4)         Protection of the work against damage which can result from imprudent and rough winding.
5)         An extended running period in one winding, because the free spring is usually made in such a way that it produces 6 rotations or more.

         These advantages, especially those of 3 to 5, are of great importance; and in particular the full importance of 4 has not yet been determined.

51. The disadvantages of the free spring are:
1)         The lack of a clear indication that the end of winding has been reached. This objection can be overcome by making 3 or 4 vertical cuts on the inside wall of the barrel and giving the end of the spring a weak outward bend, so that it penetrates a little into one of these recesses. When the highest tension is reached the end of the spring is no longer held back by the recess and it slides into the next, making a quiet but audible noise indicating that winding should cease. At the same time this sudden small movement can be felt.
2)         The large inequality of rate, which must necessarily occur between the two extremes of the spring development. At first sight this objection seems to be serious because the watch, if it is not wound regularly, continues to run until the tension of the spring is exhausted, and there can be no doubt that in the last hours of running the watch will show some deviation in rate from that which it has with regular winding. But it also must be said that we cannot expect a perfect rate from any watch if it is treated carelessly. In addition, we should ask what the consequences of irregular winding would be if stopwork were provided? Then the watch would simply stop, a very unpleasant occurrence for travellers, and it is at just these times that it is most likely we will forget to wind the watch. In such a case the owner of a watch with a free spring must realise how advantageous it is for his watch to continue to run, even if with a deviation of a quarter or half minute; which however is hardly likely to occur with a good watch, even under such unusual circumstances.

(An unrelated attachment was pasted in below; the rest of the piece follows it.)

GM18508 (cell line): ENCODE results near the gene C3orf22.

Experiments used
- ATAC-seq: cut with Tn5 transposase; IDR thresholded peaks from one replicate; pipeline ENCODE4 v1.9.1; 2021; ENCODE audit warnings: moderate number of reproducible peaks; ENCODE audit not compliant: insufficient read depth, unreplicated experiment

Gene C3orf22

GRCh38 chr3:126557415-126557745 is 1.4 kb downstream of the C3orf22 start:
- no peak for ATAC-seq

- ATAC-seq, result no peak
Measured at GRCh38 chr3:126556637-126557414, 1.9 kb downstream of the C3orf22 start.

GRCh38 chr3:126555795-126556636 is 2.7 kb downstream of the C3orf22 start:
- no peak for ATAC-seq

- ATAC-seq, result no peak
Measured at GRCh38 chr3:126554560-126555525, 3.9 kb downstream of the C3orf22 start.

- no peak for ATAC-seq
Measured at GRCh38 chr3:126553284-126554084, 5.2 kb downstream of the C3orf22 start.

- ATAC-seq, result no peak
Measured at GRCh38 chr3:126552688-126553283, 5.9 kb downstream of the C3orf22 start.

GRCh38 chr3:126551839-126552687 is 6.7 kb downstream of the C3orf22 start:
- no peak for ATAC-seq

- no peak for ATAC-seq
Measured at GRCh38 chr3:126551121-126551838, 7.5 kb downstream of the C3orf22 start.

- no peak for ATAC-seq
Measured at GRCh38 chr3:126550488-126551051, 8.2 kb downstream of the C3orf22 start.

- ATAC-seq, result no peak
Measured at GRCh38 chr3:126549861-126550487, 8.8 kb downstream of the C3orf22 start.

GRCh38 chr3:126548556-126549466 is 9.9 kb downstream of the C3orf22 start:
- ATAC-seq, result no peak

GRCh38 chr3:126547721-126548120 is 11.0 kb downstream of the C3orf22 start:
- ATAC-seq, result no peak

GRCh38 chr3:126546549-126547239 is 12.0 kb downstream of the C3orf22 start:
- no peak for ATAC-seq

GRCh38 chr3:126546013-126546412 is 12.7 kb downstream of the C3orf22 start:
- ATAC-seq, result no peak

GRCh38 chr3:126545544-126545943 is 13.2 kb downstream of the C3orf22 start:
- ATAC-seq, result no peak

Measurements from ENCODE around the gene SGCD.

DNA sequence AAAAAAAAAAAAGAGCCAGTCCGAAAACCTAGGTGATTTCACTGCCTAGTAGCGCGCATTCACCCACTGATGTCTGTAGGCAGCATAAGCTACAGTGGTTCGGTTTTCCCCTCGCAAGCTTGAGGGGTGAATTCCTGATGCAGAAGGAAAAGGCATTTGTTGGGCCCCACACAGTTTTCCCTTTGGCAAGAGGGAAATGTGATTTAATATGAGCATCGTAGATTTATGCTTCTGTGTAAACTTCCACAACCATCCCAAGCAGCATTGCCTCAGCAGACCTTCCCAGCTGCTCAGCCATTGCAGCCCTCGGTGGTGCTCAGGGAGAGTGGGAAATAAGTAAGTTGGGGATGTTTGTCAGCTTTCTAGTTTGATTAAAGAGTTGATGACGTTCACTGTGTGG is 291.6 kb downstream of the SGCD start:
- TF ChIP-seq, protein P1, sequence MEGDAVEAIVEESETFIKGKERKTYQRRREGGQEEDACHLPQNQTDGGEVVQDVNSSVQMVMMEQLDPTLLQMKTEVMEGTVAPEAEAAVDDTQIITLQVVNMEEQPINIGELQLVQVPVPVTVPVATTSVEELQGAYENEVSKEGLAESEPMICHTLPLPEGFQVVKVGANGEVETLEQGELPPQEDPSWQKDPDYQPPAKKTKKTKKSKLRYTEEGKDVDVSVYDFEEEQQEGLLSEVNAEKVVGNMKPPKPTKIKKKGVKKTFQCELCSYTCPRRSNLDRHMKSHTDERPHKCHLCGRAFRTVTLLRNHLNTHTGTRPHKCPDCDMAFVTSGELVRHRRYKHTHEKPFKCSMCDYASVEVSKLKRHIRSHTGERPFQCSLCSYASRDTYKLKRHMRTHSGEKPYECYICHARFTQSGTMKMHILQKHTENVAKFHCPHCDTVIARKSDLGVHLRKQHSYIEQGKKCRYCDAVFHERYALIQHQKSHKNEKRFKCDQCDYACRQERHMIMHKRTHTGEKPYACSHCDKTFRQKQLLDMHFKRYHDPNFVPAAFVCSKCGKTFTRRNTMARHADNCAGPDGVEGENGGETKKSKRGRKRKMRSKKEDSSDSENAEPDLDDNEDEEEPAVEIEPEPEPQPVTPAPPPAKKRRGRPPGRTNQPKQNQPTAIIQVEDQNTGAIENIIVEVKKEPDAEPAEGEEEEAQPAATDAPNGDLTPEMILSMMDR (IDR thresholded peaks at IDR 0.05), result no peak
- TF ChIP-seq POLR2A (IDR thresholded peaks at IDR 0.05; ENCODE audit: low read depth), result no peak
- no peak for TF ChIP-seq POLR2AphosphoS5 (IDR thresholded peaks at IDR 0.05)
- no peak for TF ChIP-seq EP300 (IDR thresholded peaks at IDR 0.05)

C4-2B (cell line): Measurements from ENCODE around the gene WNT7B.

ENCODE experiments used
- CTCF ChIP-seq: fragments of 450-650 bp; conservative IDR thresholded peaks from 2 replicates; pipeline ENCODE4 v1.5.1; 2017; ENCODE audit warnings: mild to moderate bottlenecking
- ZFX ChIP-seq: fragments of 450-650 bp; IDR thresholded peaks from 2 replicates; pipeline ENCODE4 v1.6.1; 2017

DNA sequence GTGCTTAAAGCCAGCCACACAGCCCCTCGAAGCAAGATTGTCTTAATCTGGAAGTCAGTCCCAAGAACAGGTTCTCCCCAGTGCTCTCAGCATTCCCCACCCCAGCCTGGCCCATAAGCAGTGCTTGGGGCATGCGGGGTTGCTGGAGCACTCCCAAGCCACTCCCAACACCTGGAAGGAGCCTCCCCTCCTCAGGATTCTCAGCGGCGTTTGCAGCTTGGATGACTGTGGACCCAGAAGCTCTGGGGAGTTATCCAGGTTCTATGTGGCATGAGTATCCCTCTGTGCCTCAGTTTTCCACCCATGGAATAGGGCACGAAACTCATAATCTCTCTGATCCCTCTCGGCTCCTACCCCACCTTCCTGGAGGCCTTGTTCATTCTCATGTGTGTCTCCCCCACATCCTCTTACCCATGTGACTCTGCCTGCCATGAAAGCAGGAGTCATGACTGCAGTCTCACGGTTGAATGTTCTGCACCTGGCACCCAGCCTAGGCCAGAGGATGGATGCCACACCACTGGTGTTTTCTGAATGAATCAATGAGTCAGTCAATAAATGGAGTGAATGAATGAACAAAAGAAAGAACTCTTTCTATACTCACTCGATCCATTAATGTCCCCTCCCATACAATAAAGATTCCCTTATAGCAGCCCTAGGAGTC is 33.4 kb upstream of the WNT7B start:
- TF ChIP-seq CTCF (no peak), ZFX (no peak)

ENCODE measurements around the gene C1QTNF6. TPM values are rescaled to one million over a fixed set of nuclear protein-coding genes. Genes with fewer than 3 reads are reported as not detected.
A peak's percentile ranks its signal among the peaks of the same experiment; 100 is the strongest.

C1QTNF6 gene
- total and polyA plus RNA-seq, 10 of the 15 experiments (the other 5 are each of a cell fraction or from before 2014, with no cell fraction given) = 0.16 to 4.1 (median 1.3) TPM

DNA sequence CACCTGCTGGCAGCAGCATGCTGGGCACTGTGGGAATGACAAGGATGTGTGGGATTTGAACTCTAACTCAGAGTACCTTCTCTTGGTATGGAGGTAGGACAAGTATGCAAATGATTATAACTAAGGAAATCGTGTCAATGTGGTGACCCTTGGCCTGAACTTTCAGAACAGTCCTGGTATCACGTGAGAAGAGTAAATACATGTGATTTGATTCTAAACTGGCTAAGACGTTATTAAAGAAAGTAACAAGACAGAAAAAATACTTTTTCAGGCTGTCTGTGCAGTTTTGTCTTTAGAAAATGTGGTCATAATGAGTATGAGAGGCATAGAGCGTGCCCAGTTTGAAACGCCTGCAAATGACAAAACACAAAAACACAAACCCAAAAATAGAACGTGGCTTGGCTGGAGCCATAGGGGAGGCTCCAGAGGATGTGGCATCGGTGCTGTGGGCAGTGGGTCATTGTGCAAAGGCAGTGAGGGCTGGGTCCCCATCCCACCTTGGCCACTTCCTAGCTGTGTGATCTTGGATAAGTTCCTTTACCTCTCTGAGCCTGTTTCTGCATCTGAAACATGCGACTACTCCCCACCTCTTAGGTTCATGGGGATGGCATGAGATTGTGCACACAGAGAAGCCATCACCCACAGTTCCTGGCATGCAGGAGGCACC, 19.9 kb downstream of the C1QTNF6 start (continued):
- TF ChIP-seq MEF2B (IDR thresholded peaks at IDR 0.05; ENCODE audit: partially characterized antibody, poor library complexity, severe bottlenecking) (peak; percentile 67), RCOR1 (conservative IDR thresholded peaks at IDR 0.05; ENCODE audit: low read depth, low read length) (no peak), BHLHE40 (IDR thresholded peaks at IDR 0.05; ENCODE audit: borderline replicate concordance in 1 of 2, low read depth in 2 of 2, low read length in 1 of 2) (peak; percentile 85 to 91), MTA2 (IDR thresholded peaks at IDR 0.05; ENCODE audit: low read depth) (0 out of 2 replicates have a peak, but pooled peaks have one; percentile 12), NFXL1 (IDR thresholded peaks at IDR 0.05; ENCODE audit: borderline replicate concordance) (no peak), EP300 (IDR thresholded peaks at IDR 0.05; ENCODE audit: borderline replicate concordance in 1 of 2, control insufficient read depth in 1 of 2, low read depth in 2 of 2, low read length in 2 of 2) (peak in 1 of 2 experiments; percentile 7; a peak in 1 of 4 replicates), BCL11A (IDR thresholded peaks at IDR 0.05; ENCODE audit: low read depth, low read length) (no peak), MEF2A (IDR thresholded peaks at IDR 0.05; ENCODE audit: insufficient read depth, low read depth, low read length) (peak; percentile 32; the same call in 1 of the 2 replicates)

52. It seems that these two main objections against the free spring are of no importance. But there are probably practical difficulties which make most watchmakers averse to their use. So, to be added to the weight of the above are the inconveniences of having to stock an assortment of free springs in addition to the usual supply of springs (in case of breakages), and the higher price of the free springs. In contrast, springs of the usual kind are easy and cheap to get.

        These circumstances got me thinking, whether it is possible to enjoy the indisputable advantages of the free spring without having to forego the ease with which we can replace a broken spring in a conventional system. It seems to me that I found a method that can be used at least in an emergency. I take an ordinary spring of suitable width and thickness for the barrel and break a piece off the end, long enough to go round once inside the barrel.

        At the end of this piece I file a hook, into which the spring is hooked in the usual way, so that the loose piece extends backwards in the direction of the length of the spring. (4)

        This arrangement causes the pressure of the piece against the inside of the barrel to increase with the tension of the spring, whereas with Philippe's method winding the spring decreases the friction of outside piece; and this is why in his method the outside piece must be stronger than the spring. With the changes just mentioned a piece of the mainspring is adequate, and its resistance can be increased by recesses in the barrel and a protuberance punched in the end of the tension piece; on the other hand, the resistance can be reduced if the tension piece is shortened. I believe that a spring made in this way would quickly win friends because it offers all the advantages of the free spring without its difficulties for the practical repairer. Anyhow, it provides the means to repair a watch in which a free spring has broken with a suitable new spring, without having to increase the stock of springs.

Figure 19.

4        If Grossmann was the first person to propose this then he is the inventor of the mainspring used in all automatic watches. [Trans]